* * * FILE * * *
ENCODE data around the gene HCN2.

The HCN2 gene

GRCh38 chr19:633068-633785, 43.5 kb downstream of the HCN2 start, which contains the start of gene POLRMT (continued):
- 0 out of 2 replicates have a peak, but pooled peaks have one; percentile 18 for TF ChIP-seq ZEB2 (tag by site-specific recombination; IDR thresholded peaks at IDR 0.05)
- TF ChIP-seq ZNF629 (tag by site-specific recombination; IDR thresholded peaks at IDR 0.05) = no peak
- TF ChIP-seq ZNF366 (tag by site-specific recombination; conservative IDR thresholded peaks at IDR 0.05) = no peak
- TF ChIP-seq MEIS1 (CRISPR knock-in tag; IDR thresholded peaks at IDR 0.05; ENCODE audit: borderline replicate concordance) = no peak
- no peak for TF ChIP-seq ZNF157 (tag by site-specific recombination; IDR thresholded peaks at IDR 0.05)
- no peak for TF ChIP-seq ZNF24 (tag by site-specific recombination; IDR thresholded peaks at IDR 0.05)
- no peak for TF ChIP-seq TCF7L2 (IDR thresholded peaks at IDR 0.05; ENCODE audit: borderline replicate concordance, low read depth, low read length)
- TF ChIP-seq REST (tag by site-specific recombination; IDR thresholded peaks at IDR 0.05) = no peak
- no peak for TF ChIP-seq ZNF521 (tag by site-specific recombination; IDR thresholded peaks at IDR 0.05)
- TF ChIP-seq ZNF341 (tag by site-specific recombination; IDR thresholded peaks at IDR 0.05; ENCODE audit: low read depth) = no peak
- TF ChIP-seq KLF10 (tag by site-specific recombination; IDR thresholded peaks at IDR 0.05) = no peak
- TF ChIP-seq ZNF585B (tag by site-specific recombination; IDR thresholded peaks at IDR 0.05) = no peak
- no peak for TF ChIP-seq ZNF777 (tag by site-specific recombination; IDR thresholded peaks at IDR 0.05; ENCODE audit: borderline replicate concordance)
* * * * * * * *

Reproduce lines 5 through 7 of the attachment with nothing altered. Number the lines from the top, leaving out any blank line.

- TF ChIP-seq ZNF629 (tag by site-specific recombination; IDR thresholded peaks at IDR 0.05) = no peak
- TF ChIP-seq ZNF366 (tag by site-specific recombination; conservative IDR thresholded peaks at IDR 0.05) = no peak
- TF ChIP-seq MEIS1 (CRISPR knock-in tag; IDR thresholded peaks at IDR 0.05; ENCODE audit: borderline replicate concordance) = no peak